From the perspective of those who engineer America’s wars, the principal attribute of this relationship is that it obviates any need for accountability. For nearly a decade now, popular willingness to “support the troops” has provided unlimited drawing rights on the United States Treasury.

    Since 9/11, in waging its various campaigns, overt and covert, the United States military has expended hundreds of billions of (mostly borrowed) dollars. By the time the last invoice gets paid, the total will be in the trillions. Is the money being well spent? Are we getting good value? Is it possible that some of the largesse showered on U.S. forces trying to pacify Kandahar could be better put to use in helping to rebuild Cleveland? Given the existing terms of the civil-military relationship, even to pose such questions is unseemly. For politicians sending soldiers into battle, generals presiding over long, drawn-out, inconclusive campaigns, and contractors reaping large profits as a consequence, this war-comes-first mentality is exceedingly agreeable.

    One wonders how many of those serving in the ranks are taken in by this fraud. The relationship between American people and their military—we love you; do whatever you want—seems to work for everyone. Everyone, that is, except soldiers themselves. They face the prospect of war without foreseeable end.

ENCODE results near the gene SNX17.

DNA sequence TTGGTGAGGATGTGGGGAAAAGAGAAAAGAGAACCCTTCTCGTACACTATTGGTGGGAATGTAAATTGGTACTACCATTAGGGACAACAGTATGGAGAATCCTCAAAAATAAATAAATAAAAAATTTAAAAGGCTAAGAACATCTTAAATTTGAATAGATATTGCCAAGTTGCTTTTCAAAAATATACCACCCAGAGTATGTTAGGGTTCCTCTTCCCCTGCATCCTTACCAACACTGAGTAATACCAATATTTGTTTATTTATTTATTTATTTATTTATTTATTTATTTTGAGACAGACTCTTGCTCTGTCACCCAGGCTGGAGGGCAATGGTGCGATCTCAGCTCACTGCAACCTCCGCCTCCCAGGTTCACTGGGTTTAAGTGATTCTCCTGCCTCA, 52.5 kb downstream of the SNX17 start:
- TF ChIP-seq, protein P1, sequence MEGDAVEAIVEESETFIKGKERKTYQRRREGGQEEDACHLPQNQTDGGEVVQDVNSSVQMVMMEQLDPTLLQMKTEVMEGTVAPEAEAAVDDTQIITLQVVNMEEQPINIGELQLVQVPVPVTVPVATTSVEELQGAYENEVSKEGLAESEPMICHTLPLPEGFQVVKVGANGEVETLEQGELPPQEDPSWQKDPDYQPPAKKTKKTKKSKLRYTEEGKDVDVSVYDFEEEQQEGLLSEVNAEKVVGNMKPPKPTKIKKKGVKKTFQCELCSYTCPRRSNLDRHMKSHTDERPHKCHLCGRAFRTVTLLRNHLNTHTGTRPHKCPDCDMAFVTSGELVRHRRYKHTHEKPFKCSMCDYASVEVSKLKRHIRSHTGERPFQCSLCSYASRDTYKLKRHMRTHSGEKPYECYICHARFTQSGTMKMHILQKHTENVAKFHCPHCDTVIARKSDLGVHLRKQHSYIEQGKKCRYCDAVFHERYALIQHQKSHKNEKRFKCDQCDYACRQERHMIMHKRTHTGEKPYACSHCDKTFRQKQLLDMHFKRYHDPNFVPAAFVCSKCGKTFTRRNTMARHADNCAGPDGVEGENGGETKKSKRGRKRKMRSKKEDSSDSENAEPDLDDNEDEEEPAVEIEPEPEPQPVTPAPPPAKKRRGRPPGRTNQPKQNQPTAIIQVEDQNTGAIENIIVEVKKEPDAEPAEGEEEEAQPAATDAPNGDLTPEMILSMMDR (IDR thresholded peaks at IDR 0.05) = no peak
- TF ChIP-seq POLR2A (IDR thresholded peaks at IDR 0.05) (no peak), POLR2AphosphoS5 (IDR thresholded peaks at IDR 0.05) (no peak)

Americans once believed war to be a great evil. Whenever possible, war was to be avoided. When circumstances made war unavoidable, Americans wanted peace swiftly restored.

    Present-day Americans, few of them directly affected by events in Iraq or Afghanistan, find war tolerable. They accept it. Since 9/11, war has become normalcy. Peace has become an entirely theoretical construct. A report of G.I.s getting shot at, maimed, or killed is no longer something the average American gets exercised about. Rest assured that no such reports will interfere with plans for the long weekend that Memorial Day makes possible.

    Members of the civil-military-corporate elite find war more than tolerable. Within its ranks, as Chris Hedges has noted, war imparts meaning and excitement to life. It serves as a medium through which ambitions are fulfilled and power is accrued and exercised. In Washington, the benefits offered by war’s continuation easily outweigh any benefits to be gained by ending war. So why bother to try?

    As the 10th anniversary of what Americans once called their Global War on Terror approaches, a plausible, realistic blueprint for bringing that enterprise to a conclusion does not exist. Those who might once have felt some responsibility for articulating such a plan—the president, his chief lieutenants, senior military leaders—no longer feel any obligation to do so. As a practical matter, they devote themselves to war’s perpetuation, closing one front while opening another. More strikingly still, we the people allow our leaders to evade this basic responsibility to articulate a plan for peace. By implication, we endorse the unspoken assumption that peace has become implausible.